It is from this immaterial reality that Alee Garibay draws the preliminary sketches for De(relic)t, her “attempt to look for purpose in the immaterial and the intuitive”. In this series, the concept of a “relic” expands into questions of presence and potential, from which the young painter creates images that she describes as “somewhat melancholy, even bleak”. This bleakness is most evident in Erasure and Silence, which illustrate the consequences of a false democracy, where presence and an audible voice are ironically compromised by the vastness of the infosphere.

At 25, Garibay is part of a generation of digital natives, inhabitants of a placeless space where identity is a digital record and existence needs to be confirmed with a status update. The ghostly figures of Salamin and Window point not only to the screens that allow one to peer into this infosphere, but the paradox of an age that puts a wealth of data at our fingertips even if we cannot actually touch information. What is left is a culture of instant gratification and digitized identities which have irreversibly changed how future generations will define value and the very nature of existence.

To “touch”, to “tap”, and to “trace”: these are everyday actions, done out of habit and intuition, that need to be qualified in the weightless world of “the cloud”. In this context of tapping and tracing, the element of text takes added meaning in Salamin, Panaginip, and Lutang. While these feathery brushstrokes and softly colored scribbles have figured in some of Garibay’s past paintings, this time they come across as words stripped of weight, signifying their subjects without committing to definitions.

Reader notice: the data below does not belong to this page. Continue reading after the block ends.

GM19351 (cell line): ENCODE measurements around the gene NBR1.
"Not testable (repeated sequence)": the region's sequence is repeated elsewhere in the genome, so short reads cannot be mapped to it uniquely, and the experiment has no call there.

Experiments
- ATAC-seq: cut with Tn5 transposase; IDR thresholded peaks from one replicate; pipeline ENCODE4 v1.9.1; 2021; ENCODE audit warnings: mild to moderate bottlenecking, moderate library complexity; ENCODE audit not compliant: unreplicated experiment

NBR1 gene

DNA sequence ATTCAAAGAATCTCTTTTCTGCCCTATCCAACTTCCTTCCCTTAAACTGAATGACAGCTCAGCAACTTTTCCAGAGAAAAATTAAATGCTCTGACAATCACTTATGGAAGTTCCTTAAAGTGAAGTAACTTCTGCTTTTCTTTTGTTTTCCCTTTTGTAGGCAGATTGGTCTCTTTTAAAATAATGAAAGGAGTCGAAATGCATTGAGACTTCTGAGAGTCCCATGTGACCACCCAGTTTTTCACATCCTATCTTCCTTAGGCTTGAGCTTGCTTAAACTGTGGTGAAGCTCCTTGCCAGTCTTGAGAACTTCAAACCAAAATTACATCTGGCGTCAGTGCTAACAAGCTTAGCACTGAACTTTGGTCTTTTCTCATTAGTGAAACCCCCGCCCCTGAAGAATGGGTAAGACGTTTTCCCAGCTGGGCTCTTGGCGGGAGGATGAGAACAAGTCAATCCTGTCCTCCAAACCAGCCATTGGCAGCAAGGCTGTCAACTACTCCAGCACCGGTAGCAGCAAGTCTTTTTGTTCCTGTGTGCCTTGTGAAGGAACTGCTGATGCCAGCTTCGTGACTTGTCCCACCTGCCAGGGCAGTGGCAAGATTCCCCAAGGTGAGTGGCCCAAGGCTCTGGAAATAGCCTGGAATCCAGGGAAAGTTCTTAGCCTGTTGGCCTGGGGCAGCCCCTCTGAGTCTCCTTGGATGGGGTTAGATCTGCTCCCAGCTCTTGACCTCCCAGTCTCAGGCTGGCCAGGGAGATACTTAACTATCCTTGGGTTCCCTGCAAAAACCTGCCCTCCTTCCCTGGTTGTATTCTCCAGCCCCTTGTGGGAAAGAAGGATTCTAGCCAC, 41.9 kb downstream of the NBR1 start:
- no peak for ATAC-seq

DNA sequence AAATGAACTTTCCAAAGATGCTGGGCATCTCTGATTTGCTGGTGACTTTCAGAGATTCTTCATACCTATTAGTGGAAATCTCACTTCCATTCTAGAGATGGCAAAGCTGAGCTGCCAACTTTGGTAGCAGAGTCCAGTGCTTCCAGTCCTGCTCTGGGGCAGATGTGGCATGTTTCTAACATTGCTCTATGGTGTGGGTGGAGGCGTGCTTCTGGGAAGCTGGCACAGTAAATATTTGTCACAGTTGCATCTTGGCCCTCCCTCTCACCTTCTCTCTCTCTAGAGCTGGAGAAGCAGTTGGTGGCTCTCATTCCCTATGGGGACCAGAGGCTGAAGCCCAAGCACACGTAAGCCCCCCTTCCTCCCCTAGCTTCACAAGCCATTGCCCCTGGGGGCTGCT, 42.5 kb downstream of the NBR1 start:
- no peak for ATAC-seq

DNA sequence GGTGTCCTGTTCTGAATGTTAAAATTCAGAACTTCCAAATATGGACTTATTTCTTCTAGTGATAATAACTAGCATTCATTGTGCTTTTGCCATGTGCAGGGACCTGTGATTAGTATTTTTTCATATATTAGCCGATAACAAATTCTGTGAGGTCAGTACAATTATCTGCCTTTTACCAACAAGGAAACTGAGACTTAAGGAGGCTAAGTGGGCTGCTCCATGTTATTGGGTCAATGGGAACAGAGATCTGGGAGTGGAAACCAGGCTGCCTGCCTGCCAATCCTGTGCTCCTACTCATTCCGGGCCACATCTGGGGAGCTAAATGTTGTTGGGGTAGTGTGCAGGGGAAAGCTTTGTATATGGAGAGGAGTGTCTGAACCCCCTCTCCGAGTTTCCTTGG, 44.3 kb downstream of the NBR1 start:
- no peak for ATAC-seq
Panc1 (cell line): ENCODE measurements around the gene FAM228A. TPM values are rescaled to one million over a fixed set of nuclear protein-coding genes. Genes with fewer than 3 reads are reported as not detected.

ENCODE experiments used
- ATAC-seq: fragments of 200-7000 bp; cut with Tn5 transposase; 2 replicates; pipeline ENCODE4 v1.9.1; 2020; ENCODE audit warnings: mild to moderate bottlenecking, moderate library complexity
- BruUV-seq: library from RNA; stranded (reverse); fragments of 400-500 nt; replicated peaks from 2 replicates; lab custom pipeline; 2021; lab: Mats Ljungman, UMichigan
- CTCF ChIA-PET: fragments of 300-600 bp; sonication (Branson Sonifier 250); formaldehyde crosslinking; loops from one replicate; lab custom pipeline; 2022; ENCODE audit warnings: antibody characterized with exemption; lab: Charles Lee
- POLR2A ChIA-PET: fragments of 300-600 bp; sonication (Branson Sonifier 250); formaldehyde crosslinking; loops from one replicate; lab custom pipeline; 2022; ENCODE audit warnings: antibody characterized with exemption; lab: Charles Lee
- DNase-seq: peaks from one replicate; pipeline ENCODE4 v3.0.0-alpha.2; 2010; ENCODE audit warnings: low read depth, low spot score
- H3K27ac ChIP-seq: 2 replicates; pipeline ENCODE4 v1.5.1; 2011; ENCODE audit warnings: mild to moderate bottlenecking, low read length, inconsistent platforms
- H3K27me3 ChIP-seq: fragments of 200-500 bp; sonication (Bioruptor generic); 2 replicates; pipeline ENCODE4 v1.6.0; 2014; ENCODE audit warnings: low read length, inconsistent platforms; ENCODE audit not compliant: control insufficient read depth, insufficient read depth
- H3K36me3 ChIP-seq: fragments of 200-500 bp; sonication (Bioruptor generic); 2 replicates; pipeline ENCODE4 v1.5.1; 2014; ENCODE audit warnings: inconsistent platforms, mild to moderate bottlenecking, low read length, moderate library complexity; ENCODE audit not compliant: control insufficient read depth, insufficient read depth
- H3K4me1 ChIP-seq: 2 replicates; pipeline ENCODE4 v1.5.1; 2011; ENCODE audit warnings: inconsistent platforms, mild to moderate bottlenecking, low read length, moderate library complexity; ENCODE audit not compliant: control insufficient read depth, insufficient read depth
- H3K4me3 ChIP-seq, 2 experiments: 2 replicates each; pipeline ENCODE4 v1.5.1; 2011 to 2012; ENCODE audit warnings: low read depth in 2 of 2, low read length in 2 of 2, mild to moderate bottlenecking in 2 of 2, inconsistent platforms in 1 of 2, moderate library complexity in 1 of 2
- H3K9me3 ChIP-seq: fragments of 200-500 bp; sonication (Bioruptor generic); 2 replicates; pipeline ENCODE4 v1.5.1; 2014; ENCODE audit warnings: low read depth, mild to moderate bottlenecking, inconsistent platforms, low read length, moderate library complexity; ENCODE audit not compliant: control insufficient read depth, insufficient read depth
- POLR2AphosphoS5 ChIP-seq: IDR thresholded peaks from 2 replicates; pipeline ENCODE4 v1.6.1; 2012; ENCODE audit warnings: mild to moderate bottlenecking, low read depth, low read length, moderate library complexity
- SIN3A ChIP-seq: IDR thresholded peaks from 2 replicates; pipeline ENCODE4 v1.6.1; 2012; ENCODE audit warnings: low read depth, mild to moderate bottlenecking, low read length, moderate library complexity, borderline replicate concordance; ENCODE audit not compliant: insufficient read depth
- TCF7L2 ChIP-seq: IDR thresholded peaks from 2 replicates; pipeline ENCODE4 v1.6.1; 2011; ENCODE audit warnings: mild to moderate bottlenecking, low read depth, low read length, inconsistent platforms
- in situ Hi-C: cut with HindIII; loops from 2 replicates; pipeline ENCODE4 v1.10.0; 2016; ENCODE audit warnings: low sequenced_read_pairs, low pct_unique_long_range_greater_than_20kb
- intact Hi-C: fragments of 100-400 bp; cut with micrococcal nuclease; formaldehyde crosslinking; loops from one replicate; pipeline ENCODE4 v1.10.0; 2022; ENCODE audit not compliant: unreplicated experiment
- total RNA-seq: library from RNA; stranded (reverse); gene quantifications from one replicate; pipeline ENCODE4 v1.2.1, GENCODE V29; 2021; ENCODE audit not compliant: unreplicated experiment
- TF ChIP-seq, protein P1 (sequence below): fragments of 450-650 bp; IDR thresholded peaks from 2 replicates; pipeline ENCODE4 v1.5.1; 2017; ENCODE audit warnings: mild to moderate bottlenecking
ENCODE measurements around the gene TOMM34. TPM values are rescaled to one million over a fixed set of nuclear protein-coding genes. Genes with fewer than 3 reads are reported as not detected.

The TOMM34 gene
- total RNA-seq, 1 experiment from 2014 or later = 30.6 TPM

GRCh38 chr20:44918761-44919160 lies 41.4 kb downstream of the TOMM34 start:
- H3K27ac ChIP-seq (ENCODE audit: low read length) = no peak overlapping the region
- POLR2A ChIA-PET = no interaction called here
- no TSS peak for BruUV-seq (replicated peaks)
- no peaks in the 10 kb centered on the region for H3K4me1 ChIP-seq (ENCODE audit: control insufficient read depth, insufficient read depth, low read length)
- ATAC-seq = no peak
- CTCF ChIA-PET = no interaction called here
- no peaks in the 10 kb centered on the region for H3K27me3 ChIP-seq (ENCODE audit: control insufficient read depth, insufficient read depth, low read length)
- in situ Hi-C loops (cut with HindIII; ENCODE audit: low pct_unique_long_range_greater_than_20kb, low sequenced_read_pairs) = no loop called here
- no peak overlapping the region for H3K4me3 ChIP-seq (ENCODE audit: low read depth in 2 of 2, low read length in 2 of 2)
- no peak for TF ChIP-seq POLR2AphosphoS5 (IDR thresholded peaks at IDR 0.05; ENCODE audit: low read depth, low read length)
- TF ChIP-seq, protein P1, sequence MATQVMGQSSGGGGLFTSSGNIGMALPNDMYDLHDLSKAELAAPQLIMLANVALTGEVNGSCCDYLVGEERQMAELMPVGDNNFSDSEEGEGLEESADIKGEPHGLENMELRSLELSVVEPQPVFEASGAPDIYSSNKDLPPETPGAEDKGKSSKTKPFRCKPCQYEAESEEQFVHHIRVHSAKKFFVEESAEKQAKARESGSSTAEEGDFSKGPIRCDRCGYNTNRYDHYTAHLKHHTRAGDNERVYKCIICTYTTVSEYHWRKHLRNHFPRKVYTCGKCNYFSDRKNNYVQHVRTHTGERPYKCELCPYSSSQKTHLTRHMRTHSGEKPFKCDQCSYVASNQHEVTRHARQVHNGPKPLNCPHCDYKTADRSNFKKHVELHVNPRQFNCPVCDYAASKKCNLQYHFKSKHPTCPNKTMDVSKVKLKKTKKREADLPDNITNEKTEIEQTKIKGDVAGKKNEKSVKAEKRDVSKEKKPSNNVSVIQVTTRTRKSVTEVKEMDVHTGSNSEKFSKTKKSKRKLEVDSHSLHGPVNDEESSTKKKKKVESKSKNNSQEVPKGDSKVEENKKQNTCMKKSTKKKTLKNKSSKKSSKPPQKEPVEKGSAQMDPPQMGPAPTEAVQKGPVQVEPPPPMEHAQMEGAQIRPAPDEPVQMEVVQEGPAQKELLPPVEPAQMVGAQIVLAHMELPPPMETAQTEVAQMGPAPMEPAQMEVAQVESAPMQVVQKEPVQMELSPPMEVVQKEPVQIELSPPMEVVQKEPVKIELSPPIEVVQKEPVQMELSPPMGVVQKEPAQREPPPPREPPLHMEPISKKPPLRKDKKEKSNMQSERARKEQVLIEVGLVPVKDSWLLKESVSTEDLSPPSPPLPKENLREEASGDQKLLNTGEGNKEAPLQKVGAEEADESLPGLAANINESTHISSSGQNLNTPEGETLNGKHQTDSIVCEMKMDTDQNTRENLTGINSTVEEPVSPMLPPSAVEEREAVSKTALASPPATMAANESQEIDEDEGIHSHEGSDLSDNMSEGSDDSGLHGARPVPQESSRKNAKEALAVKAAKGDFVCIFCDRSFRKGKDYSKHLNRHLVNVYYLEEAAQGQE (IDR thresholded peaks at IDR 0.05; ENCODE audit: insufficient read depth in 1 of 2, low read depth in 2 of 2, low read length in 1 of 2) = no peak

While many of the works in De(relic)t are figurative, they straddle the qualities of abstraction by referring to an algorithmic reality. This is most evident in the juxtaposition between Lutang—a rendition of the studio Garibay shares with her father—and Path. While Lutang shows an actual place, the hazy quality and the text floating over it give the viewer a sensation of looking in through glass. This concept of a screened reality is taken to the level of abstraction with Path: a word used to track one’s escape from here to there that is redefined by digital technology as a tool for illustration and rendering.

Through Path, Garibay shows that this weightless world is also a place of potential and possibility by acknowledging its magical qualities. The works in De(relic)t cohere in their transparency, softness, and iridescence, setting an optimistic tone for an otherwise bleak reality of dereliction and devaluation. This is most evident in Fragile, which portrays a harmonious balance between sensitivity and wholeness. The kiss in this case is not only a metaphor for coexistence and cooperation, but for the traces that remain even in the most desperate conditions – the humanity that exceeds the ruin.

Rather than resort to melancholia, De(relic)t shows emptiness and immateriality as necessary components for constituting positive energy, working towards the hope of creating a space that lies beyond.